Performers given platform at South Bend Fringe Festival

NOW: Performers given platform at South Bend Fringe Festival

ST. JOSEPH COUNTY, Ind. --The South Bend Civic Theatre teamed up with Downtown South Bend to bring the first-ever Fringe Festival to town.

More than 25 independent artists took to stages scattered across downtown to perform.

Live indoor performances were canceled last year due to the pandemic. So, the Fringe Festival was the first time many performers were able to perform in front of a live audience in over a year.

“It felt so nice to be on a real stage with like an audience that’s like actually present. Not through video conferencing or like streamed later. It was really, really enjoyable,” dancer, Sarah Petersen said.

Petersen was one of four dancers who performed outside the South Bend Civic Theatre, in a piece called "What Shapes Us" at the South Bend Fringe Festival Sunday. The piece, a creative performance depicting emotions.

“This piece explores different attachment styles and a variety of different relationships, and we show that through different aspects of movement, acting, and some improve," Petersen said.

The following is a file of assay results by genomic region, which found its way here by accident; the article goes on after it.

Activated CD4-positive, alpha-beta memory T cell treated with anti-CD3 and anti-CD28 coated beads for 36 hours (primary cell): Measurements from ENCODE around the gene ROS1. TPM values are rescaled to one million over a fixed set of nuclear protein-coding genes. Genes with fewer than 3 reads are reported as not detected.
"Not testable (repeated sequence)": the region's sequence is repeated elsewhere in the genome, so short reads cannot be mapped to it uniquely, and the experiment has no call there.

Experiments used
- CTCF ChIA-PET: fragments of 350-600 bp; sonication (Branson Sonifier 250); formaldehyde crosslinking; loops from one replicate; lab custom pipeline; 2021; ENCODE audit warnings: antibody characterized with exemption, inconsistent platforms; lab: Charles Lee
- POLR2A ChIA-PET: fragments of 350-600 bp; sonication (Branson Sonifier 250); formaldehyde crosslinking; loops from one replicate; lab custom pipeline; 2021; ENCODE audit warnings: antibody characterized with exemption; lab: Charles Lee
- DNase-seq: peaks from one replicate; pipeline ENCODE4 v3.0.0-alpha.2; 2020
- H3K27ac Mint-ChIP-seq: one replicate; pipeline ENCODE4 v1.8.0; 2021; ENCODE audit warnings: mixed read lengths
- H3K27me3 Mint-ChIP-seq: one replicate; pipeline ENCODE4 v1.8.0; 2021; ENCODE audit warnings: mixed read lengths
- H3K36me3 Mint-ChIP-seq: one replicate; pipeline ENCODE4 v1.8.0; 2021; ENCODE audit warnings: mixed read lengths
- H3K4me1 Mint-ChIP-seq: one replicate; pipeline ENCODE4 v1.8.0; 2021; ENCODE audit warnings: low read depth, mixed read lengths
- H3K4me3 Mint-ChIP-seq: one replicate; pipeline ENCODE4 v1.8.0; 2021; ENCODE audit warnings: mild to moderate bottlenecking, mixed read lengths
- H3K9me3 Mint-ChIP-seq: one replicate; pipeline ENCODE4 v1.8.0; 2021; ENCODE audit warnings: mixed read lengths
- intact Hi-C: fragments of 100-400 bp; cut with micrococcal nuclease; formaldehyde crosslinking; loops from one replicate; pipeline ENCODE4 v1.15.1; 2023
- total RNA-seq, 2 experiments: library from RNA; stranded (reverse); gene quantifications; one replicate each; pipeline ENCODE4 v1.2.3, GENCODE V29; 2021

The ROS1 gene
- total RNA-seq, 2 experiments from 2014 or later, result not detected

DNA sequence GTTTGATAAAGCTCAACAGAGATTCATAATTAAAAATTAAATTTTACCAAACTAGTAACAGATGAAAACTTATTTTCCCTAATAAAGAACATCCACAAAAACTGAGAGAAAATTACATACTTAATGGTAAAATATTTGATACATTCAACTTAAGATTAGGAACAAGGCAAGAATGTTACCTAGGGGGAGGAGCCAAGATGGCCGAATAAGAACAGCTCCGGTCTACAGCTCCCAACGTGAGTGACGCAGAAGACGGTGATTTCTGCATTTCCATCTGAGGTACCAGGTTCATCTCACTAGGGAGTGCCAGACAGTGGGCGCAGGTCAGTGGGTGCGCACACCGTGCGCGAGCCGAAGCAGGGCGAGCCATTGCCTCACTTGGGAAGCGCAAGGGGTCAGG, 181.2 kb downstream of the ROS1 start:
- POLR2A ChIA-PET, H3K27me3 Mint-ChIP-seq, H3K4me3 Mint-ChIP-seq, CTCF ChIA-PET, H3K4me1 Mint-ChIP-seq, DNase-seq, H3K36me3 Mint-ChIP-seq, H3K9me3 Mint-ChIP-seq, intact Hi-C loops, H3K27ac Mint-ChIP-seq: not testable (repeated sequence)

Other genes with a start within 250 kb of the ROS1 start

The Fringe Festival is a worldwide movement that started in Scotland around the 1940s. And organizers brought it here to South Bend as a way to support local artists by giving them a platform to perform. There are 28 acts of original works and pieces performed on stages scattered throughout Downtown South Bend.

“The thing we’re trying to promote with Fringe is tipping the performers. And on most of the artists have Venmo, cash App handles. So, if you go out to a show and enjoy it, throw a couple of dollars towards the artists because they’re doing this free of charge and providing beautiful art for our city,” coordinator of the Fringe Festival, Grace Lazaraz said.

Performances range from comedy to music, even dancing and acting. Performers said this was a good reintroduction back onto the stage.

“I like the aspect of live performance because you get the energy of the audience and that fuels the dancers onstage,’ Mykale Williams said.

Even audience members said they were blown away by the talent showcased at the festival.

“Dancers here are way more talented than I think they get street cred for. And it's such a pleasure to see movement, to see choreography, especially in our town,” Arnaud Zimmern said.

The event was originally scheduled all weekend, but due to bad weather. Saturday was the last day.

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